Venezuela is party to international agreements on organized crime, human trafficking, corruption, drugs and wildlife protection, and has extradition treaties with Spain, Italy, Australia, Uruguay, Ecuador, Bolivia, Colombia and Chile. Nonetheless, Venezuela fails to adhere to its international obligations with regard to narcotics, and repressive measures and military tactics in response to crime have led to human-rights violations. National drug and arms legislation have had minimum results, and anti-human-trafficking measures are lacking. Venezuelan law covers organized crime and terrorist financing, but important mechanisms to combat domestic criminal organizations are absent.

    Criminal justice and security

    Venezuela’s judicial system lacks impartiality, does not operate independently from the executive branch, and is particularly vulnerable to corrupt practices. Most judges hold provisional appointments, leading to judicial paralysis. The prison system also suffers from corruption, weak security, poor infrastructure, overcrowding, insufficient staffing, and poorly trained guards, allowing for the rise of armed gangs. Conditions are aggravated by inefficient judicial procedures resulting in high pre-trial detention rates, and by the COVID-19 pandemic. Additionally, despite reforms, the police agency responsible for the forensic investigation and crime statistics is accused of human-rights violations, including extrajudicial killings. Its hard-line approach, and the lack of sanctions over misconduct, has compounded distrust within communities towards security forces.

    Crime and human-rights violations, perpetrated by criminal groups and law enforcement, is rife along Venezuela’s borders, particularly with Colombia. The closure of the border contributed to the growth of transnational organized crime and exacerbated corruption in the armed forces. The lack of national, state and municipal authorities, paired with local authorities’ willingness to accept bribes, further complicate the situation, and local police and collectives often wield territorial control outside of the rule of law.

    Economic and financial environment

    Venezuela is at high risk for money laundering and terrorism financing due to a lack of political will, an unstable economy, limited bilateral cooperation, and weak anti-money laundering supervision and enforcement. The largest proportion of money laundering is generated by drug trafficking, as well as corruption and smuggling. Price controls and the foreign-exchange system is a source for currency manipulation and goods arbitrage, while the main law aimed at bribery, abuse of office, extortion, and money laundering is not considered effective.

    International sanctions have resulted in the country increasingly selling oil via grey markets abroad. Venezuela remains dependent on oil revenues, and declining oil production and prices caused inflation to skyrocket. The state subsequently tightened its control over the economy and placed blame on the private sector for shortages. The cutting of three zeros off the value of the bolívar was followed by promises of increases in the minimum wage and the use of a non-existent state-backed cryptocurrency. Strong state intervention, political instability and foreign sanctions have also inhibited foreign investment, and private firms are competitively disadvantaged compared to public enterprises, particularly in terms of gaining access to foreign currency at the official exchange rate. The economic crisis has caused citizens to struggle to meet basic needs, with most now living below the poverty line.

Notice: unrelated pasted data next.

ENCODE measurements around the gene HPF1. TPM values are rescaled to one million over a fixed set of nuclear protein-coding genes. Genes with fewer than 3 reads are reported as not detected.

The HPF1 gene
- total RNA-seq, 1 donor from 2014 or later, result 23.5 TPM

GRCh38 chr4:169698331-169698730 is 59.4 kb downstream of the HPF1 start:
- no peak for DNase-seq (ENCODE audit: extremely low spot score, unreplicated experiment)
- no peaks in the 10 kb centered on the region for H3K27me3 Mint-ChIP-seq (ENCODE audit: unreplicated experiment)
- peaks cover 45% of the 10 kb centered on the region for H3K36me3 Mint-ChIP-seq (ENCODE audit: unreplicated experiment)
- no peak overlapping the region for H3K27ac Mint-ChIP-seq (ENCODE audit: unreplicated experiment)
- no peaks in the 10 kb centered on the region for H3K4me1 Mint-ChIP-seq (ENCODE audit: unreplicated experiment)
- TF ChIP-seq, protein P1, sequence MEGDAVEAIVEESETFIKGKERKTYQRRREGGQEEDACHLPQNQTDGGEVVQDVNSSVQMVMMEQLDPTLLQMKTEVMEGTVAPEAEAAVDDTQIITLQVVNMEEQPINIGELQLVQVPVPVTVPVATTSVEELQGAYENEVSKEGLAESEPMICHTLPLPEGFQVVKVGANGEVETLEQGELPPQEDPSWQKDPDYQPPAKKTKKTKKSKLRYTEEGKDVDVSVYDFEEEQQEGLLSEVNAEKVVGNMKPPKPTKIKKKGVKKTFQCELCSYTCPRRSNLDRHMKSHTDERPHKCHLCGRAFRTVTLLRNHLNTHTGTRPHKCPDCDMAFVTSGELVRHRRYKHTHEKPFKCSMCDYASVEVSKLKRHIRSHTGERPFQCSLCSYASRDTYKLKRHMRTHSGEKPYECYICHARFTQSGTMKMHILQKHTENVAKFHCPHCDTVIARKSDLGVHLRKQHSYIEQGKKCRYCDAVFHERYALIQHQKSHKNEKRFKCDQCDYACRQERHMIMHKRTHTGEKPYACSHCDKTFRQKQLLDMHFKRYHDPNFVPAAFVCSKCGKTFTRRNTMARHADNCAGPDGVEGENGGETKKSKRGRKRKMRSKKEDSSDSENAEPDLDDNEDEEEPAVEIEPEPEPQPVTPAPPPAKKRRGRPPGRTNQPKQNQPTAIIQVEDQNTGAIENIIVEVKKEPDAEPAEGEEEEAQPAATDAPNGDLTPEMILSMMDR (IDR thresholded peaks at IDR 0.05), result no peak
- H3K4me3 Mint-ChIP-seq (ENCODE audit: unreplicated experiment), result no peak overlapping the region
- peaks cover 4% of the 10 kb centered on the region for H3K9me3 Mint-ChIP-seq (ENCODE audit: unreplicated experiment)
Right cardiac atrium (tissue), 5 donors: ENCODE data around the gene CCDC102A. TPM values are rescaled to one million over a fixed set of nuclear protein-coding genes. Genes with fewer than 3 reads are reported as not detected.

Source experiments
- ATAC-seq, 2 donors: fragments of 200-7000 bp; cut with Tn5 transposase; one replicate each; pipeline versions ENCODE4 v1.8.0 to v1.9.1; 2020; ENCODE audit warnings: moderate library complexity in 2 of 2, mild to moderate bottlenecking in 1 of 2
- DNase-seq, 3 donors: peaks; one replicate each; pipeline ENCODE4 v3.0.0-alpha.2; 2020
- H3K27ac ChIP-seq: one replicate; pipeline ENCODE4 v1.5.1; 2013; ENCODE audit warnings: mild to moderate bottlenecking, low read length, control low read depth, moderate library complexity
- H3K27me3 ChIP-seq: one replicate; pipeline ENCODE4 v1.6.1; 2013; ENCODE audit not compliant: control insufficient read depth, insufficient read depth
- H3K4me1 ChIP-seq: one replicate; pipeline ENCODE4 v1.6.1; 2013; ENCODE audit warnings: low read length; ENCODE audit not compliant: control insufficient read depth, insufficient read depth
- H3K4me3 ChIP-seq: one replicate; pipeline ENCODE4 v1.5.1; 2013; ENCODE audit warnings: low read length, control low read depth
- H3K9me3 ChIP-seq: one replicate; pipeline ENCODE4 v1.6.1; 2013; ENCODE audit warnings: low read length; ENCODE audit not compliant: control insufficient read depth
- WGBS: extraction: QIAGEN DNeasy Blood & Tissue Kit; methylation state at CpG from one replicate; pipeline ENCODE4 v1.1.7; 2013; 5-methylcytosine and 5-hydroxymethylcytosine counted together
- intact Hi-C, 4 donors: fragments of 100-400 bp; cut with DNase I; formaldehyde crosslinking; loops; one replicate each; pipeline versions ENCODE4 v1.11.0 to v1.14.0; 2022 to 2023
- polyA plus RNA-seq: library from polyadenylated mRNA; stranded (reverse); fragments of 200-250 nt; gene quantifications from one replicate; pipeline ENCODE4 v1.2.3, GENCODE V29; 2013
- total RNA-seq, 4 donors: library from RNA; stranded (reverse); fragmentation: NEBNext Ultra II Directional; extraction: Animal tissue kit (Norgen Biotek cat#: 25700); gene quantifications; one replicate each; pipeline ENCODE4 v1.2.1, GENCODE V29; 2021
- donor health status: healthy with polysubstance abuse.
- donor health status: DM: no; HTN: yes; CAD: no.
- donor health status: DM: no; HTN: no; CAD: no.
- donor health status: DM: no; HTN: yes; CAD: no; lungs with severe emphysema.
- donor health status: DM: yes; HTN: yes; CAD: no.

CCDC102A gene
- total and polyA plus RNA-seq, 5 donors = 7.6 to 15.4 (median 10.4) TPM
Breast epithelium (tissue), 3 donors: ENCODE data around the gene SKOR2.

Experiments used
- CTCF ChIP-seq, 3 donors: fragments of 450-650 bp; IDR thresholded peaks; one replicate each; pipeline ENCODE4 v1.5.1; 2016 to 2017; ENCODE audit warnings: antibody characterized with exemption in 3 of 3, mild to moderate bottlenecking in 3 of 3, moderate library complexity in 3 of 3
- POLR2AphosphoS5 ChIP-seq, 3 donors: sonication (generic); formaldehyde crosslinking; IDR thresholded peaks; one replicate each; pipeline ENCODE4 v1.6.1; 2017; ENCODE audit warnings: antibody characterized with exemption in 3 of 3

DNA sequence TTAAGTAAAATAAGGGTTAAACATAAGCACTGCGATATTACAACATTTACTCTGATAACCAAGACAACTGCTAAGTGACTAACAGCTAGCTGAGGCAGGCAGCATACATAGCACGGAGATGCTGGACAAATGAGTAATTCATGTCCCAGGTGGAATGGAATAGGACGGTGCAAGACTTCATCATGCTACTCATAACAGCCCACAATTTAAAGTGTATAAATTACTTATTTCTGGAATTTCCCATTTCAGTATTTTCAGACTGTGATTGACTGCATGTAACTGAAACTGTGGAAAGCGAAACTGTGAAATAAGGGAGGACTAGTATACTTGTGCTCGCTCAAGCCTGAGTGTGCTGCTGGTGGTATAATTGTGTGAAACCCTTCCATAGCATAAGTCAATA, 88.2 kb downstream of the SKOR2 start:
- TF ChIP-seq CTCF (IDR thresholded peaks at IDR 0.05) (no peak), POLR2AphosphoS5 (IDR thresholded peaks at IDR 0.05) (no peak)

Civil society and social protection

    Government institutions do not offer adequate protection for victims and witnesses of human-rights violations and modern slavery. Distrust in authorities is heightened by the deaths during government raids, and witnesses and victims’ families refute claims that victims were armed. Many victims fear retaliation and do not trust authorities to conduct investigations. Initiatives to prevent organized crime are lacking, and national law does not address prevention, nor the protection of vulnerable groups. Actions perpetrated by security forces to fight criminal organizations have increased violence and amplified social exclusion, and the Venezuelan observatory of violence has pushed for the creation of programmes to dissuade young people from joining organized-criminal groups.

    The relationship between the government and non-state actors is weak because the regime limits criticism, particularly by civil-society organizations and journalists. There have been accusations against the government for trying to control media coverage and of silencing independent outlets, and journalists are subject to intensifying harassment, arrests, and violence by police and intelligence agencies. As a result, numerous reporters have fled in fear of violence or arrest. Foreign journalists are also subject to arrest, persecution and cancelled visas.

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    The criminal markets score is represented by the pyramid base size and the criminal actors score is represented by the pyramid height, on a scale ranging from 1 to 10. The resilience score is represented by the panel height, which can be identified by the side of the panel.

    This report was funded in part by a grant from the United States Department of State.

    ENACT is funded by the European Union and implemented by the Institute for Security Studies and INTERPOL, in affiliation with the Global Initiative Against Transnational Organized Crime.

    The opinions, findings and conclusions stated herein are those of the Global Initiative Against Transnational Organized Crime and do not necessarily reflect those of the United States Department of State.